Over the weekend we looked at a spot of trouble that Canadian Prime Minister Justin Trudeau has run into on the illegal immigration front. There are significant numbers of primarily Nigerian “tourists” who are obtaining visitor visas to come to the United States and then promptly heading to an obscure, unofficial border crossing on the northern end of New York state. Once there, they cross into Canada illegally and request refugee status. Up until now, the Canadians have claimed it as a point of pride to quickly accept and resettle the new arrivals while bashing President Trump for his “immigrant unfriendly” policies. But now Canada is running out of room and resources to take them all in and the Prime Minister would like us to do a better job of screening them.
That announcement provoked a lot of questions for Trudeau in his country’s Parliament yesterday. People were demanding answers as to how the situation has gotten so far out of hand and what Trudeau planned to do about it. All he seemed to have for an answer is that it’s the fault of the United States. (Reuters)
Canadian Prime Minister Justin Trudeau and his ministers faced questions in parliament on Tuesday a day after Reuters reported that Canada wants the legal authority to turn back thousands of asylum seekers crossing the border illegally.
A Canadian official familiar with the matter told Reuters that Canada wants to amend a bilateral agreement to allow it to block border-crossing refugee claimants but that the United States is not cooperating.
Under the Safe Third Country Agreement, or STCA, asylum seekers who arrive at a formal Canada-U.S. border crossing going in either direction are turned back and told to apply for asylum in the first country they arrived in.
Canada wants the agreement rewritten to apply to the entire border.
This question is no longer limited to simply the Nigerian asylum applicants. Canada is vast in territory, but tiny compared to the United States when it comes to population and resources. There are simply too many people taking advantage of their widely advertised generosity and now the legislature wants Trudeau to do something about it. He’s hoping to rely on the Safe Third Country Agreement (STCA), a deal reached between the U.S. and Canada which says that asylum seekers should petition the first safe country they arrive in for asylum before moving on to another nation.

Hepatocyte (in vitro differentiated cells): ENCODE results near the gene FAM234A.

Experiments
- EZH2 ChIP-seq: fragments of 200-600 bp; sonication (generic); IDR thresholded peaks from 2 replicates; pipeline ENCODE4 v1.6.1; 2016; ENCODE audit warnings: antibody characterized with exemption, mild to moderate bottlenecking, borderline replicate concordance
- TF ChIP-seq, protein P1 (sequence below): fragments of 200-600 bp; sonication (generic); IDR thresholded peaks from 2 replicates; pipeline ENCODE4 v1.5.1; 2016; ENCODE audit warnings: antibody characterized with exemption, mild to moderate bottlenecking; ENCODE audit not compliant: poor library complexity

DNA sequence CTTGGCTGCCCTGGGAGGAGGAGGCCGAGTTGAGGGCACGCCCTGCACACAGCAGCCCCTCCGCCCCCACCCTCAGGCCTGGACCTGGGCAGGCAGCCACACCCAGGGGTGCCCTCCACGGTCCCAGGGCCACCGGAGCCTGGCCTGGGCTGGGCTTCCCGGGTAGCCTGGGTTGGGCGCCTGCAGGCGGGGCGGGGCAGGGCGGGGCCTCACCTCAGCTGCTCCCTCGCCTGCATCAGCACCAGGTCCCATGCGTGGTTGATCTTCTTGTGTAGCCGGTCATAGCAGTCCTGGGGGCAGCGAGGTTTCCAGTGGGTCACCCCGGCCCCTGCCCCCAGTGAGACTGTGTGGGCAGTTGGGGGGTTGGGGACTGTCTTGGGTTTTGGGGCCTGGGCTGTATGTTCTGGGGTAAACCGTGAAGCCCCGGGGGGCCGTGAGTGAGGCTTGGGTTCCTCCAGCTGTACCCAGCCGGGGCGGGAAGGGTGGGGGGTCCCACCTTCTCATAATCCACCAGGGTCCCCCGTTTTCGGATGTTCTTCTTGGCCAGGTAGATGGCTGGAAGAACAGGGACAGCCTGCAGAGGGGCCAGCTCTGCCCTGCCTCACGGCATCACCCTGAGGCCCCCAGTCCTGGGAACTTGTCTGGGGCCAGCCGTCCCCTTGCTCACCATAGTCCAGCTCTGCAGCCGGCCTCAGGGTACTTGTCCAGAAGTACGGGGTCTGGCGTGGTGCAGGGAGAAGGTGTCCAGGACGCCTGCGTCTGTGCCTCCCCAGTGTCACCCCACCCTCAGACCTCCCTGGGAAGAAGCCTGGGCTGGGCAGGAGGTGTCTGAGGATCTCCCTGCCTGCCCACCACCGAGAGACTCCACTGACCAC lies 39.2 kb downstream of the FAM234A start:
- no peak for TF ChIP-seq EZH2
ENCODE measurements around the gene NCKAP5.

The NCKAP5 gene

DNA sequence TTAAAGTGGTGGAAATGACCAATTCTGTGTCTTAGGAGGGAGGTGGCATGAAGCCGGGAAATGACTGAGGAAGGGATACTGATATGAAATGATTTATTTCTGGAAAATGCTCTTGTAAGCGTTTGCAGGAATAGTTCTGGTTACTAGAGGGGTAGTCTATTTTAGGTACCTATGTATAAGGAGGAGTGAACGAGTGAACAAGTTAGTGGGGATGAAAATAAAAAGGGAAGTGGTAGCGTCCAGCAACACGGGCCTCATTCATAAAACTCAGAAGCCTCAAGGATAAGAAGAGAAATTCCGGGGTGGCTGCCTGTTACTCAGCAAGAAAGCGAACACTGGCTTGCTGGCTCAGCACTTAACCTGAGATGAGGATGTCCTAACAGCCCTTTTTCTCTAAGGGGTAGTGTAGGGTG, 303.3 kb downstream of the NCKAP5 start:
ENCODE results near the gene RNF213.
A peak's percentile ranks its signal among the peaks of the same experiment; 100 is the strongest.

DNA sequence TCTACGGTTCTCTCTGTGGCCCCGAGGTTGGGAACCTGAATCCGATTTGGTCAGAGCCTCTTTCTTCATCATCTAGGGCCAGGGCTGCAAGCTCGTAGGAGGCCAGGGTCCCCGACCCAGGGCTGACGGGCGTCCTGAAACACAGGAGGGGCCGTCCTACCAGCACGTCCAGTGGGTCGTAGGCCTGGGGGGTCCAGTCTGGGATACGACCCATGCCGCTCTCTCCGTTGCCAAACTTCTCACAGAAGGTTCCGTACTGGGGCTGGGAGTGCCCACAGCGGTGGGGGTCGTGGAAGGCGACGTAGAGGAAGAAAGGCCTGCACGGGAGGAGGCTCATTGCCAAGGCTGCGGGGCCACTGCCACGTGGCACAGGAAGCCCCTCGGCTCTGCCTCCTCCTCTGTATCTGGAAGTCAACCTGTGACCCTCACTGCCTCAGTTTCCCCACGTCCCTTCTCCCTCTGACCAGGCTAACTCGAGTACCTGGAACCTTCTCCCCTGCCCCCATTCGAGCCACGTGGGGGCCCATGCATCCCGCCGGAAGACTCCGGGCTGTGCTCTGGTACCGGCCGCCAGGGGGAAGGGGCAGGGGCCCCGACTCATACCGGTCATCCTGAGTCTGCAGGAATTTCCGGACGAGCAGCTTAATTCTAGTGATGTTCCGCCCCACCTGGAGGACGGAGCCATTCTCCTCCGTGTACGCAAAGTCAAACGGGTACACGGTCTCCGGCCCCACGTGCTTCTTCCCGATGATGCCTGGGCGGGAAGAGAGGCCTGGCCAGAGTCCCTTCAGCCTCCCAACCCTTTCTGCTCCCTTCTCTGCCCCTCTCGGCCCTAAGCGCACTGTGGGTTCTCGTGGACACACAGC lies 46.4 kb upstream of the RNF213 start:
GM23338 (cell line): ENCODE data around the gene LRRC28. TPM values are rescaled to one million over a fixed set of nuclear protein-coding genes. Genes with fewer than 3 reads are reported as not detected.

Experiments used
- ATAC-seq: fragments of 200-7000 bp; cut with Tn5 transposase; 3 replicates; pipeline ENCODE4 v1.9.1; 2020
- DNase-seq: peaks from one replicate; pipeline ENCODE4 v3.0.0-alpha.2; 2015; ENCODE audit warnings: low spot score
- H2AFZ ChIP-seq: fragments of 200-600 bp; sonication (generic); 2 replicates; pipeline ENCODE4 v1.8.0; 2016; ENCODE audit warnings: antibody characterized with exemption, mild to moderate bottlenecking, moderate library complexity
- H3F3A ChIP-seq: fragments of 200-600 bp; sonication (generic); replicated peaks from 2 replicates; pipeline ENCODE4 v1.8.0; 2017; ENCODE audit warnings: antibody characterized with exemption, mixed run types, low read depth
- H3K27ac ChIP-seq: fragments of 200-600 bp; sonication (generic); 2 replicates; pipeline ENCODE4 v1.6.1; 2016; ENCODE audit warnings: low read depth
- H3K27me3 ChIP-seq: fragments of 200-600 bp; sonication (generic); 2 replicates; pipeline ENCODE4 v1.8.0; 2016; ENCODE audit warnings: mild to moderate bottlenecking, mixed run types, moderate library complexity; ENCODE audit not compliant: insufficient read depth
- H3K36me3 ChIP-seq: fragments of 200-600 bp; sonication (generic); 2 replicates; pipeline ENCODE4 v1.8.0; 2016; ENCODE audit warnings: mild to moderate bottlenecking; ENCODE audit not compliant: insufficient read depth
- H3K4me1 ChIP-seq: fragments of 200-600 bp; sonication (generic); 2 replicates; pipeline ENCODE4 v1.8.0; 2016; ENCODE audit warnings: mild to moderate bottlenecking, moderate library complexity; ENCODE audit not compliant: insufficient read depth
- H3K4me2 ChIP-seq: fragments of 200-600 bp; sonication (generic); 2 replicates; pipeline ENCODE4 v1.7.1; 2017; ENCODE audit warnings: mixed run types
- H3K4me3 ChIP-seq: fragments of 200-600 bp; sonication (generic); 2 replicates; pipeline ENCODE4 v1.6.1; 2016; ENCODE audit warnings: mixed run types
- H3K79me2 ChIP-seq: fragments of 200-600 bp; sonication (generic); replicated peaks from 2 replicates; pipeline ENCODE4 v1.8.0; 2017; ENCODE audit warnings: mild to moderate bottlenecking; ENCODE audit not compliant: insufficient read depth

But here’s the catch: the agreement only applies to migrants presenting themselves for admission at a legal border crossing station. It doesnt’ apply to those entering either country illegally. And while that crossing in upstate New York may look like a sanctioned crossing station since Canada set up trailers and help desks to assist all the new arrivals, it’s not an actual border crossing. The people walking across at that location are still technically emigrating from the United States illegally. But it remains a unique situation because the Canadians haven’t been turning them away and we obviously have no incentive to stop them from leaving.
Trudeau would like the United States to alter the STCA so it also applies to people crossing the border illegally. That way they can turn them back in good conscience and tell them they need to apply for refugee status in the U.S. But why would we do that? We’ve got too many to deal with as it is. Trudeau is the one who put out the welcome mat for the entire planet so it should be up to him to figure out how to deal with them.
While we’re on the subject of the STCA there’s a pertinent exit question which deserves an answer. Why don’t we have that sort of firm agreement with Mexico? Trump has been pushing for just such an agreement to be included during the renegotiation of NAFTA. He needs to push harder. If we can put that deal in place and declare Mexico a safe third country, then we don’t need to worry about any more “caravan” incidents. Anyone arriving at the U.S. border after having traveled through Mexico can simply be told to apply for refugee status back there.